Once we meet them together, the film takes off on a different tangent altogether and we see two broken people helping each other find their way back into their path of passion. We see Sebastian patiently listening to and appreciating Mia’s self-written script. We also see Mia designing a logo for Sebastian’s life-long dream of a jazz bar. We even hear her talk Sebastian up to her mother, in support of his career. It seems to be a little too perfect at one point; they sing, they dance, they make love and they support each other build their dreams into reality. This is where the fairy-tale takes a pause and lets us have a glimpse into problems that are also relatable on every level. Soon, Sebastian gets too busy for Mia and we see him expecting her to make changes in her life in order to continue their relationship. He asks her to travel with him and rehearse for her own play on the road and we see him not turn up for the play on its opening night because of his own photo-shoot. Like in the case of most couples, we witness how no matter how much in love a man is with his girl; he sees his career to be more important than that of the girl’s.
Once the rough patch of Seb and Mia’s relationship is done with, we see the two sharing the same park bench where they voiced their very strong opinions about disliking each other, only this time we watch them declare their love for each while realising that they must go their own ways in order to fulfil their dreams.
Having said that, instead of dwelling on how Sebastian was beginning to take Mia for granted, I’d much rather dwell on how both of them, in very different ways, were working towards achieving their goals. Mia, having auditioned for six years with no success, decides to stop depending on chance encounters and stages her own play, with only herself as a character and invites casting directors to judge for themselves. On the other hand, Seb gives in to popular culture and plays music that he despises, in order to make a name and fortune for himself for his dream jazz bar to open someday. We see them both succeeding. Most importantly, Seb and Mia portray a love story that stays true to the reality quotient of 21st century despite its old school romanticism. Once the rough patch of Seb and Mia’s relationship is done with, we see the two sharing the same park bench where they voiced their very strong opinions about disliking each other, only this time we watch them declare their love for each while realising that they must go their own ways in order to fulfil their dreams. That is the way reality works, and also the path a healthy love story ought to take- one in which love should let the individuals grow and not limit themselves which eventually leads to bitterness.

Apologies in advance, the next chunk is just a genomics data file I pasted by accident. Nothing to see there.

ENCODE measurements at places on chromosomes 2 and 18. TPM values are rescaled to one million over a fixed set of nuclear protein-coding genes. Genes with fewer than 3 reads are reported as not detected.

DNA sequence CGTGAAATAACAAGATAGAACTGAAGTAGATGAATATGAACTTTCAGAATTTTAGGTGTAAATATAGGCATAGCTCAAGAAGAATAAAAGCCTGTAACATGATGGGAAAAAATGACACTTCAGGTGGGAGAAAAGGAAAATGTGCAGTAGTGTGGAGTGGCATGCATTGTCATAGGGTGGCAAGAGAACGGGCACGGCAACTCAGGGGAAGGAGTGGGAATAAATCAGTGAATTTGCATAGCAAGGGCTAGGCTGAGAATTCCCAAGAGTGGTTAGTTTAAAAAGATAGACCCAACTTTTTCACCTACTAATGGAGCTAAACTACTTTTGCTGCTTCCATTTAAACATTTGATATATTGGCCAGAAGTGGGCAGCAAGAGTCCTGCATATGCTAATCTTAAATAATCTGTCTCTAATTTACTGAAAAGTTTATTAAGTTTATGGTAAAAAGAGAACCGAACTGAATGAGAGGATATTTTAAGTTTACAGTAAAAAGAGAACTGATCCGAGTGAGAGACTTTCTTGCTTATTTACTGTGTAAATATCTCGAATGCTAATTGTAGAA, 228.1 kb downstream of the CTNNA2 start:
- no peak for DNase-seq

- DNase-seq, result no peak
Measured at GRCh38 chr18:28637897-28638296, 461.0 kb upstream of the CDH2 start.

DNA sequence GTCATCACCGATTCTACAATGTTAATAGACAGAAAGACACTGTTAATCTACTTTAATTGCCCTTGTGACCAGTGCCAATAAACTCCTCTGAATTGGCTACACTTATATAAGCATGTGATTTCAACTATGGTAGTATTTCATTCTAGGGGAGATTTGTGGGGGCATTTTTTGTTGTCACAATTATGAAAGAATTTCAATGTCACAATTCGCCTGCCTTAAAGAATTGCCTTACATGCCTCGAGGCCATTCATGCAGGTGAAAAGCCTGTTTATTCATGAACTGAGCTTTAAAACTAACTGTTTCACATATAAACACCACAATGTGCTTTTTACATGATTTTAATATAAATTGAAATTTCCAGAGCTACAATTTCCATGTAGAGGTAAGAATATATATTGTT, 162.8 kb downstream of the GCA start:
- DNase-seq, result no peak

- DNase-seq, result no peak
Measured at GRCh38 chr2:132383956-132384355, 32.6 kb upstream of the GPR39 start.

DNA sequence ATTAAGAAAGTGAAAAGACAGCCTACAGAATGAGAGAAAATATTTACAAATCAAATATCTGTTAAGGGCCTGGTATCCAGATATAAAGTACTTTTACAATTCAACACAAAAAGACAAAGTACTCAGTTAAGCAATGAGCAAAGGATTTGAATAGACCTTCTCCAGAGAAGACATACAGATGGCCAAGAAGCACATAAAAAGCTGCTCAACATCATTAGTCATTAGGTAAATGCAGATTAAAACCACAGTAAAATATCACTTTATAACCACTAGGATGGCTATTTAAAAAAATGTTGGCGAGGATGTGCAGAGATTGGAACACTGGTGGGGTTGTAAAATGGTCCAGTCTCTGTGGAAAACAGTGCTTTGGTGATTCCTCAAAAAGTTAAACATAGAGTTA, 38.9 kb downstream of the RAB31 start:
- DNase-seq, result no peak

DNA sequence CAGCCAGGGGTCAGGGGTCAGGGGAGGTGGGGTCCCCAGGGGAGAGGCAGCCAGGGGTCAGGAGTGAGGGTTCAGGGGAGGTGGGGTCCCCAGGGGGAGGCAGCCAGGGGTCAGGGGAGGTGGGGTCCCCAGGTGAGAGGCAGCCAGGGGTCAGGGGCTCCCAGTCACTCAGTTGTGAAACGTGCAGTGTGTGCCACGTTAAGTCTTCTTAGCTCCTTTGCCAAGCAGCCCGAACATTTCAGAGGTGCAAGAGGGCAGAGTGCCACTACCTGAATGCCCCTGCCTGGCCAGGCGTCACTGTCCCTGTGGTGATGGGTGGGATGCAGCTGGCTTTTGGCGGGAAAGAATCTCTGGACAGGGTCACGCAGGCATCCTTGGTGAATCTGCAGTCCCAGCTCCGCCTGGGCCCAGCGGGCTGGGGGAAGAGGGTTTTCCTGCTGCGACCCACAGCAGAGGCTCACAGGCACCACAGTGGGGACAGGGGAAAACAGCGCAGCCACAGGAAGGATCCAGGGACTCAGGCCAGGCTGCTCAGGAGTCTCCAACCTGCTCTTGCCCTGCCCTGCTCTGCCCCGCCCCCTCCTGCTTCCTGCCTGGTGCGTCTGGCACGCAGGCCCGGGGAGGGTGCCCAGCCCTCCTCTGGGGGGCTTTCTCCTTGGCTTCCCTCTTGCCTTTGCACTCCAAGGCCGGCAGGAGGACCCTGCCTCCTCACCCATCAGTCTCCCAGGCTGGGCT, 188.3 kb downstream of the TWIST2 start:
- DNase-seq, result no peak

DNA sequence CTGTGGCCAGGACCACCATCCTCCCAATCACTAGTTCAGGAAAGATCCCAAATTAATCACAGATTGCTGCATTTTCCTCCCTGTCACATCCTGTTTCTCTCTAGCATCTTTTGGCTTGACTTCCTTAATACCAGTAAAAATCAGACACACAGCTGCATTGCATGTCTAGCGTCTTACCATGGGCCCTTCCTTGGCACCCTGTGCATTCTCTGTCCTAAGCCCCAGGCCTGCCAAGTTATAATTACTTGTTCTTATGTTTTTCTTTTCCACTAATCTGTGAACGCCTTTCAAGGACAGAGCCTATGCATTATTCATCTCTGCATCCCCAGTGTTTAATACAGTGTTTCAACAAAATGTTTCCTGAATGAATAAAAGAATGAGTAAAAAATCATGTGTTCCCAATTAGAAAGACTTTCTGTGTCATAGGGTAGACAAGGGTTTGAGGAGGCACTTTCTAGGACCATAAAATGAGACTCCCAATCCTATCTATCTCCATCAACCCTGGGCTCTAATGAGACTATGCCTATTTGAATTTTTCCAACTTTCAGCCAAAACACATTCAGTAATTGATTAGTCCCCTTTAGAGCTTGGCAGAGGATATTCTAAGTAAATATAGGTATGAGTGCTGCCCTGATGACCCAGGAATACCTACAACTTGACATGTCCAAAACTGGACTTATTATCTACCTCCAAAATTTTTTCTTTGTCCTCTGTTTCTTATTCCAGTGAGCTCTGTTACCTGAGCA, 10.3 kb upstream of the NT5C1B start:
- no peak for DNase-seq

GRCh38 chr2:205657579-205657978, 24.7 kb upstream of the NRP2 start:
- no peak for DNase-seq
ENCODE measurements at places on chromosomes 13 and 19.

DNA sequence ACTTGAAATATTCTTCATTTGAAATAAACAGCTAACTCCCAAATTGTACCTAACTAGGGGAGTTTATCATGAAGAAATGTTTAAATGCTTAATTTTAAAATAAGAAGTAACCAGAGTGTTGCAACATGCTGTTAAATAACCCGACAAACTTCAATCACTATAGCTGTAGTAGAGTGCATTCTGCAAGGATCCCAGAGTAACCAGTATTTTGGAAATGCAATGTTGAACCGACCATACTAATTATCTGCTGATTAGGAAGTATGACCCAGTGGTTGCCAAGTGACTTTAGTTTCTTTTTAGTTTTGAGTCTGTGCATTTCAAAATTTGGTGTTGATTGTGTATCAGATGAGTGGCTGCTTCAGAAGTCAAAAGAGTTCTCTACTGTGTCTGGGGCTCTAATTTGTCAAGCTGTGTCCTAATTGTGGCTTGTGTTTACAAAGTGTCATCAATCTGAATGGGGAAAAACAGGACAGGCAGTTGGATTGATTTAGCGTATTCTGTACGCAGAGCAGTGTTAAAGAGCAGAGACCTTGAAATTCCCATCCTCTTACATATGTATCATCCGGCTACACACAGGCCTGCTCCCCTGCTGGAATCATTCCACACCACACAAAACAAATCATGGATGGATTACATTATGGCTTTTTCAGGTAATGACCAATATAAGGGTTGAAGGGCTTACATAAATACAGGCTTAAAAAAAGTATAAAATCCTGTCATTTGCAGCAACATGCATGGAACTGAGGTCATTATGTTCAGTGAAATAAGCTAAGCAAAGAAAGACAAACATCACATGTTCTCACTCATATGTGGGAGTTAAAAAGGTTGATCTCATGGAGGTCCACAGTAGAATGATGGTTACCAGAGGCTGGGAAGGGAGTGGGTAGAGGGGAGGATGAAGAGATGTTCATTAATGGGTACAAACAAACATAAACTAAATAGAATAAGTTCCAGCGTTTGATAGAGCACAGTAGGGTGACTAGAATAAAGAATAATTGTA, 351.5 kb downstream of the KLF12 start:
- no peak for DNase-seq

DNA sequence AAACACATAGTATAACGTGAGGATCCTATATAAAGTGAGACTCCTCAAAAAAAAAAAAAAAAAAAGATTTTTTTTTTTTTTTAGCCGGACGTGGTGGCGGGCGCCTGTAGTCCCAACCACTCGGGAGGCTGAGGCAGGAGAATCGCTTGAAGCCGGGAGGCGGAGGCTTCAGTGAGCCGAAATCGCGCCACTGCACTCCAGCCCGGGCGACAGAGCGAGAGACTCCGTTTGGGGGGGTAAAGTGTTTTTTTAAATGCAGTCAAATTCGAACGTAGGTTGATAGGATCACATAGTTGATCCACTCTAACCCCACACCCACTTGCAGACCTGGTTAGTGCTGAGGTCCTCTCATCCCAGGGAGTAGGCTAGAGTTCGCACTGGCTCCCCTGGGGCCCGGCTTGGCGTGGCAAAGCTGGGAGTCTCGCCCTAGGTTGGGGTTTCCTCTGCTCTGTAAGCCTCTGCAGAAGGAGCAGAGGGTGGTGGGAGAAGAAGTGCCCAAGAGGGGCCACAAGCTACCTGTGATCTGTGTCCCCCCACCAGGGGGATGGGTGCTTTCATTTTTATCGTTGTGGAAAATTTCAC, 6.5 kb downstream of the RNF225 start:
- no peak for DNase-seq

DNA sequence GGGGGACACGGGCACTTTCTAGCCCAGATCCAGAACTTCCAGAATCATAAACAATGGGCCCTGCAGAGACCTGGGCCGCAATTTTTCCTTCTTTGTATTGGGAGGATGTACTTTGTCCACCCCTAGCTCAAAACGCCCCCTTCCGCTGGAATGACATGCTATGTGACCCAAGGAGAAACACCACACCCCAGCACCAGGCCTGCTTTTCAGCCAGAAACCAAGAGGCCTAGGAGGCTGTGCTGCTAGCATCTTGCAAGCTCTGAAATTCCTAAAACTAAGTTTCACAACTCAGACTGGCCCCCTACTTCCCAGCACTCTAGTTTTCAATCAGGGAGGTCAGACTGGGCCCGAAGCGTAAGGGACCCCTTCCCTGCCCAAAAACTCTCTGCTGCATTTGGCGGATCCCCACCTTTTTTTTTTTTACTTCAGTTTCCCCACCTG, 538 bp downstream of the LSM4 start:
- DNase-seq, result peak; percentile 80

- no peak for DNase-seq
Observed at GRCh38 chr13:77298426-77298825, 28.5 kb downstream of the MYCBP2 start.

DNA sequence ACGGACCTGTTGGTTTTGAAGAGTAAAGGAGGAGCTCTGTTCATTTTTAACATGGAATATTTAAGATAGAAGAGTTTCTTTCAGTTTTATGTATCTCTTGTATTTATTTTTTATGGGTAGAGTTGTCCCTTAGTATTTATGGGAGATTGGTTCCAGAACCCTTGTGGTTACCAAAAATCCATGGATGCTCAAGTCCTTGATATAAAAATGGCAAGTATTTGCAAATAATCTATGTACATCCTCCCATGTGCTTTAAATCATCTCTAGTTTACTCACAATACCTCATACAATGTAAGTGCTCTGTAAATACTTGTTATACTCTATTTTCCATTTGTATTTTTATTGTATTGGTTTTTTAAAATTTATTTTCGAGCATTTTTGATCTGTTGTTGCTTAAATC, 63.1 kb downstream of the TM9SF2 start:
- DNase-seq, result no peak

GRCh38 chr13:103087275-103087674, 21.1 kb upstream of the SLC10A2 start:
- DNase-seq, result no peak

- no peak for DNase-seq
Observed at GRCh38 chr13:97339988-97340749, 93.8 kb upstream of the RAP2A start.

From the planetarium theme to the epilogue, La La Land could never reach this level of magnificence without the flawlessly perfect use of music. In every scene, you seem to actually feel the rhythm and the tunes actually flow through you as they weave around Mia and Sebastian in the most perfect manner possible.
It is probably quite apparent that I have been delaying the topic of music for long and, frankly, the reason behind it is that I do not find myself adequately equipped to describe how truly beautiful each and every musical number in La La Land is. Another Day of Sun was a promise enough that whatever that would follow could not be much of a disappointment even if it tried. From the bright summer day of the first song and the gorgeous montage of champagne and quintessential LA party life in Someone in the Crowd, to the soothing and melody of City of Stars, you cannot stop yourself from swimming deeper into them. From the planetarium theme to the epilogue, La La Land could never reach this level of magnificence without the flawlessly perfect use of music. In every scene, you seem to actually feel the rhythm and the tunes actually flow through you as they weave around Mia and Sebastian in the most perfect manner possible. However, the true height of perfection in the music of La La Land is actually achieved when Mia takes the stage to sing Fools Who Dream. Not only does Emma Stone steal the show with a heart wrenching and touching performance, she also uses this opportunity to bring out the character of Mia, for who she really is. Until then, Mia’s talent had somewhat been overshadowed by the number of times we watch Sebastian perform. We never get to see Mia as an actor but for the few glimpses of her at auditions, none of which last for too long. With this song, Mia brings out all the struggles, emotions and plunges that she takes as a dreamer who refuses to be scared of her foolish messy heart and she leaves the audience slightly overwhelmed.